Index of Sections

Code Plain English
326B.1 General.
Changing the occupancy of an existing building to commercially/ industrially-oriented JLWQ, Group F, Division 7 Occupancy, shall be considered a change in use and such buildings shall comply with the applicable requirements in this code including the fire, life safety, structural, and seismic requirements.


326B.1 General. Change of Use is an important concept in the Building Code. Essentially any project or any portion of a building whose use is deemed to be changing must be brought into compliance with all current codes, i.e. this code unless otherwise noted.

1) Minimum seismic requirements may be met if the building substantially conforms, or is altered to conform, to 75% of current CBC [California Building Code] Chapter 16 seismic standards for design base shear V, total design lateral seismic force Fp, and related requirements.

Unreinforced masonry (URM) bearing wall buildings in-lieu of the above design standards may comply with the current Uniform Code of Building Conservation (UCBC) Appendix Chapter 1. Concrete tilt-up and non-ductile concrete framed buildings that conform to the above standards will still be subject to any future seismic upgrade regulations for these types of buildings unless these buildings conform, or are altered to conform, to current code requirements.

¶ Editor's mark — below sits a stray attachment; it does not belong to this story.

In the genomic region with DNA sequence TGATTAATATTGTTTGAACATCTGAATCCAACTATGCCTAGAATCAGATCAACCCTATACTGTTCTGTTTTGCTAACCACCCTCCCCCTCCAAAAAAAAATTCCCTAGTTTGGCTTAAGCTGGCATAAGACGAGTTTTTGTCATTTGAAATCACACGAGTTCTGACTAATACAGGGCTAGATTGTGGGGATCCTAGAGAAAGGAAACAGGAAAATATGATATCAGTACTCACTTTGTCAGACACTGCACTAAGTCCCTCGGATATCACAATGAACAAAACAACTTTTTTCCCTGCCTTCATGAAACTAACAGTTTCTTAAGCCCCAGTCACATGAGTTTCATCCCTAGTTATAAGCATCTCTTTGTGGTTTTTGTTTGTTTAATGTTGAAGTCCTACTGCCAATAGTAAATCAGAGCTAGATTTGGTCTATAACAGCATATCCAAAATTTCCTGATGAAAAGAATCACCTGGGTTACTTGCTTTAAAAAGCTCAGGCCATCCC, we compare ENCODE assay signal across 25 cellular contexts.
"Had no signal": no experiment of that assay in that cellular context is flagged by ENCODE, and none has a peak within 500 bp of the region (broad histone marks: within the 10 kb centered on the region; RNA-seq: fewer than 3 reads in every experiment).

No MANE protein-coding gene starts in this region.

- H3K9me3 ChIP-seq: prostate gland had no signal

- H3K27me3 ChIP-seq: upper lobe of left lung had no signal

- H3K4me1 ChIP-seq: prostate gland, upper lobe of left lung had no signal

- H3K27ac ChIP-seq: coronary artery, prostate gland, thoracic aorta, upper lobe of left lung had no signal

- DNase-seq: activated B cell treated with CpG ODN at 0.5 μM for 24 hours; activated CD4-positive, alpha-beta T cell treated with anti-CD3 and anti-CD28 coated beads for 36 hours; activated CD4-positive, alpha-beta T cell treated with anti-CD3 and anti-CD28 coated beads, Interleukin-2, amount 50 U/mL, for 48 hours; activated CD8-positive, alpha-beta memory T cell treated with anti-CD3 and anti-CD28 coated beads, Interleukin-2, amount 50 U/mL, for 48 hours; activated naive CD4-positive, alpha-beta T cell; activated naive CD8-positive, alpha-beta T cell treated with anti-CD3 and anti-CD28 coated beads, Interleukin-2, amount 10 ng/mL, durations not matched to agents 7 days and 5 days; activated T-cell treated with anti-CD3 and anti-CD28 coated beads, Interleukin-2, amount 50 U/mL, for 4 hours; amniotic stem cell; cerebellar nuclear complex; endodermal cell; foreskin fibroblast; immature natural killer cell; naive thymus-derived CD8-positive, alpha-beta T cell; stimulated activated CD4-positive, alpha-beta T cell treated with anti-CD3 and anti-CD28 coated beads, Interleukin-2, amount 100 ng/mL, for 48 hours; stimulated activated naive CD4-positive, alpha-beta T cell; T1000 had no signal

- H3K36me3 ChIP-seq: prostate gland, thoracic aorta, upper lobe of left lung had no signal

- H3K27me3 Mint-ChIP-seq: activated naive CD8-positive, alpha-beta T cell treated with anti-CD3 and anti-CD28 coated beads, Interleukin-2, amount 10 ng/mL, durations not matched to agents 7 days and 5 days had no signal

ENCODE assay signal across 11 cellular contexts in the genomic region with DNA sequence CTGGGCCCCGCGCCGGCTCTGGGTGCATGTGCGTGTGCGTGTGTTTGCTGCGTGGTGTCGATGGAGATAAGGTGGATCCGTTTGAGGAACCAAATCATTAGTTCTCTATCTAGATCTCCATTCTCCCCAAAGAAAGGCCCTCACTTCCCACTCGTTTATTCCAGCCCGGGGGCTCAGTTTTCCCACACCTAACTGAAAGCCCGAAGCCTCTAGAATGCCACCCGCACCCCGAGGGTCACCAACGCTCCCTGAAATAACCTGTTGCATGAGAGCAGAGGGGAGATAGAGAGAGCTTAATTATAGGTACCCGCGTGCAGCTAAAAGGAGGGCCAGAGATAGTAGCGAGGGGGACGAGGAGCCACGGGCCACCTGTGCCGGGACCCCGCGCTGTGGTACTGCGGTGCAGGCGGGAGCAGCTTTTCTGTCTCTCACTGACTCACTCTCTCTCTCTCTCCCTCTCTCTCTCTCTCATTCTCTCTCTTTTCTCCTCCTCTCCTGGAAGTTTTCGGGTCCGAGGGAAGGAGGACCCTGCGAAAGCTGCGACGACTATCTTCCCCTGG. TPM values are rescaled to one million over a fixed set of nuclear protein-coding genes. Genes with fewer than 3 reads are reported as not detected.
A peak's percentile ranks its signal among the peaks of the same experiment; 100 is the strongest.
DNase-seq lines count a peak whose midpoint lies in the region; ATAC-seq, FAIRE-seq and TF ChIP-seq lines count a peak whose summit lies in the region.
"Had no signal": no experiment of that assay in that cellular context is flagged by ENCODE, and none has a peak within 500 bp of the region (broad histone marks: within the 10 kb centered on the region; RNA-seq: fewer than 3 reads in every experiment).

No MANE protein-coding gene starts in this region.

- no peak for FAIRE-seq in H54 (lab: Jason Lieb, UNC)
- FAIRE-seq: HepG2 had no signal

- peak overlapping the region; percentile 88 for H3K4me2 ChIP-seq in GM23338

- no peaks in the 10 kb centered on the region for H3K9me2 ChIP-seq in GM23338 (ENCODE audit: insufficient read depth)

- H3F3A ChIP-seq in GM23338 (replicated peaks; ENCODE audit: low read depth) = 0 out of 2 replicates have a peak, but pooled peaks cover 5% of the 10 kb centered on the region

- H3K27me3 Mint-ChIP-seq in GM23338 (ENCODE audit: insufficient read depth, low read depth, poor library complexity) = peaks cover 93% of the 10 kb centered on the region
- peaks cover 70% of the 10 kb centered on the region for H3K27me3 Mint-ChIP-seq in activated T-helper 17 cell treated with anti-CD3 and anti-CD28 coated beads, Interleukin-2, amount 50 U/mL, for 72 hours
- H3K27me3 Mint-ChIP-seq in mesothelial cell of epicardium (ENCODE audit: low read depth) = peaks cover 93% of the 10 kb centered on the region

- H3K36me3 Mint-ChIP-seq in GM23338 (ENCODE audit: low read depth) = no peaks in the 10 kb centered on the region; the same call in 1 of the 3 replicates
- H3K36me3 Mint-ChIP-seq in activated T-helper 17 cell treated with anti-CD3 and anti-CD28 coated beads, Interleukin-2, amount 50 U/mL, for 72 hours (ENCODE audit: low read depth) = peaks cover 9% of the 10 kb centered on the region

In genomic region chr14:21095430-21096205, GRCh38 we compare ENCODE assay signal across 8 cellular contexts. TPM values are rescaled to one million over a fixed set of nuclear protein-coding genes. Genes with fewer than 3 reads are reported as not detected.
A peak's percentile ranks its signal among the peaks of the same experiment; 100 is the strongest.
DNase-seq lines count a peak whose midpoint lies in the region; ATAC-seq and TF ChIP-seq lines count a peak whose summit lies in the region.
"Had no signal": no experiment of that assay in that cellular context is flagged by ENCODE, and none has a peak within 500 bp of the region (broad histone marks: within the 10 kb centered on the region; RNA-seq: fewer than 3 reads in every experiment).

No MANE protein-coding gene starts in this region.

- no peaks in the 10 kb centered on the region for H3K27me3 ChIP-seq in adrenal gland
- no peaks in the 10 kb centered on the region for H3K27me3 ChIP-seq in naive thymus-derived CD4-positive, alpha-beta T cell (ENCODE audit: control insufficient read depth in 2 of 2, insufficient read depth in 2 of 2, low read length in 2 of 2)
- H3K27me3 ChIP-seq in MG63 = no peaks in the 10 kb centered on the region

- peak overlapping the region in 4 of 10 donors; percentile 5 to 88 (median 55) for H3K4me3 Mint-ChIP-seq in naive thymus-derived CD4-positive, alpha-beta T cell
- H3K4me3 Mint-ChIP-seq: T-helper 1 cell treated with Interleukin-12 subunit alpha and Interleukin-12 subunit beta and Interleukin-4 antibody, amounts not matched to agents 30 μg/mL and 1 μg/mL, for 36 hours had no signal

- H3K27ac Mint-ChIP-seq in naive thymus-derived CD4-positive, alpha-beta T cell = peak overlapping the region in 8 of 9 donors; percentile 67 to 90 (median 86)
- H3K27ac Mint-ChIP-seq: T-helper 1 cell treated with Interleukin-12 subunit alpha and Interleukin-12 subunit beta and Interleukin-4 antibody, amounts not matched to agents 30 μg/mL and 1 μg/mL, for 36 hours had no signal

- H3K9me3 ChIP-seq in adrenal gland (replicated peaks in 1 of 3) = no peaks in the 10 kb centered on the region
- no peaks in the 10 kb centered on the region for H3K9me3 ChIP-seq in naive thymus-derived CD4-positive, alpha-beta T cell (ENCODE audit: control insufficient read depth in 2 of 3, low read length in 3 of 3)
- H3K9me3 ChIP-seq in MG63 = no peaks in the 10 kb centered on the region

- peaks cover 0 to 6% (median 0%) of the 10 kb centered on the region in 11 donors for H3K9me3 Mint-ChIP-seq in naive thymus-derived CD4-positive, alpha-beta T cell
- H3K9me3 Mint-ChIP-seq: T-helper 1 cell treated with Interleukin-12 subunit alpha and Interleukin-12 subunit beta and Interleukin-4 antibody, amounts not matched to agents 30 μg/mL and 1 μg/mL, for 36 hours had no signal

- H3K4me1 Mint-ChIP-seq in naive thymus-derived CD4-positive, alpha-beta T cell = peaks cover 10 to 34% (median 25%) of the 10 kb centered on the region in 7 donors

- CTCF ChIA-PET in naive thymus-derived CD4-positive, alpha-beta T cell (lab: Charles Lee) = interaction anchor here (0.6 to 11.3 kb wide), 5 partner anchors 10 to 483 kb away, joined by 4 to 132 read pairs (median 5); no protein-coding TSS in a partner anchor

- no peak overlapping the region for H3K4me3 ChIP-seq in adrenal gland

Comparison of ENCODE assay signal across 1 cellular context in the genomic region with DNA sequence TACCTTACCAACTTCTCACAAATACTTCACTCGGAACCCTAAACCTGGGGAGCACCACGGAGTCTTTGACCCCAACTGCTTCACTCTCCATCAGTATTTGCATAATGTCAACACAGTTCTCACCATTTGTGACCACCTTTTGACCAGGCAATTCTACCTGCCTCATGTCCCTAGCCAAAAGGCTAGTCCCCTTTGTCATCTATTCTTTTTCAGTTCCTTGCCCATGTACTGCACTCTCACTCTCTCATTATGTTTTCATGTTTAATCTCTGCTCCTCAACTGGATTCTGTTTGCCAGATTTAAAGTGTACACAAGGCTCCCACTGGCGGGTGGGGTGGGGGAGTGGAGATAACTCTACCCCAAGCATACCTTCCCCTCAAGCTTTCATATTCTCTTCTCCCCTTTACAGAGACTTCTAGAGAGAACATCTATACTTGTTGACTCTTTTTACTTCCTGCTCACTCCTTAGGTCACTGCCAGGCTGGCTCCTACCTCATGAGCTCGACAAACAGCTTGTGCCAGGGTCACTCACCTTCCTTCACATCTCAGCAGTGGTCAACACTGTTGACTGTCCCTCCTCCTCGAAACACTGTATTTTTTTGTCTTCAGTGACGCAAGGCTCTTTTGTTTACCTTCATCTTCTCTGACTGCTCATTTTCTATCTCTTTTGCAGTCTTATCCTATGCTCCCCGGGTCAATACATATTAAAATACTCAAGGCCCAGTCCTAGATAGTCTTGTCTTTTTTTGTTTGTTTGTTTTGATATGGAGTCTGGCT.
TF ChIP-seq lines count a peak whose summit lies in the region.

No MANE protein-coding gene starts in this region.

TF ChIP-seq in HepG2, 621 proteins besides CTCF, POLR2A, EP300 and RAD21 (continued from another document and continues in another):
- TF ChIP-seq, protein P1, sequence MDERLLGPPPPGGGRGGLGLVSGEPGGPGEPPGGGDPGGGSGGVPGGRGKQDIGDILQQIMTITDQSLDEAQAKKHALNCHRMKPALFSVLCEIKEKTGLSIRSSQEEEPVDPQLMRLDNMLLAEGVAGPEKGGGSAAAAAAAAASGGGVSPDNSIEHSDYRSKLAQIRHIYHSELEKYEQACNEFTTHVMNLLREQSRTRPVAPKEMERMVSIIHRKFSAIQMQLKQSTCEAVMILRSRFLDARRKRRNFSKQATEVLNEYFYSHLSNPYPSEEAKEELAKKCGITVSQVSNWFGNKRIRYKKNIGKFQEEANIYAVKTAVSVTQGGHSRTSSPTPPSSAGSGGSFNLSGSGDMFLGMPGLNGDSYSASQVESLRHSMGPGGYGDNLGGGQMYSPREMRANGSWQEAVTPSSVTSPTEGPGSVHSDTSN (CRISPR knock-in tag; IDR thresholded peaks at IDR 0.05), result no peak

Upgrading a building to today’s code can be onerous. In order to ease this burden, certain exceptions have been made:

Seismic retrofit of any existing building to JLWQ only needs to come up to 75% of normal standards. This is roughly equivalent to the 1973 UBC and is generally significantly less expensive than a full upgrade.

As is the case in all cities in California, Oakland’s unreinforced masonry buildings (URM’s) are subject to "mandatory measures" –such as roof parapet bracing and connection of floor and roof membranes to exterior walls– which would take precedence over this exception, although normally a 75% upgrade would exceed mandatory, if not so-called "voluntary," measures and therefore govern. It is anticipated that tilt-up and non-ductile concrete framed buildings may come under similar regulations to URM’s, and this exception addresses that eventuality.

2) The occupancy of an existing building or portion of the building may be changed to a Group F, Division 7 Occupancy without requiring that the entire building comply with all the requirements of this code if all of the following conditions are present or provided: THE FOLLOWING CAN BE A VERY HELPFUL CODE SECTION IN THE RIGHT SITUATION.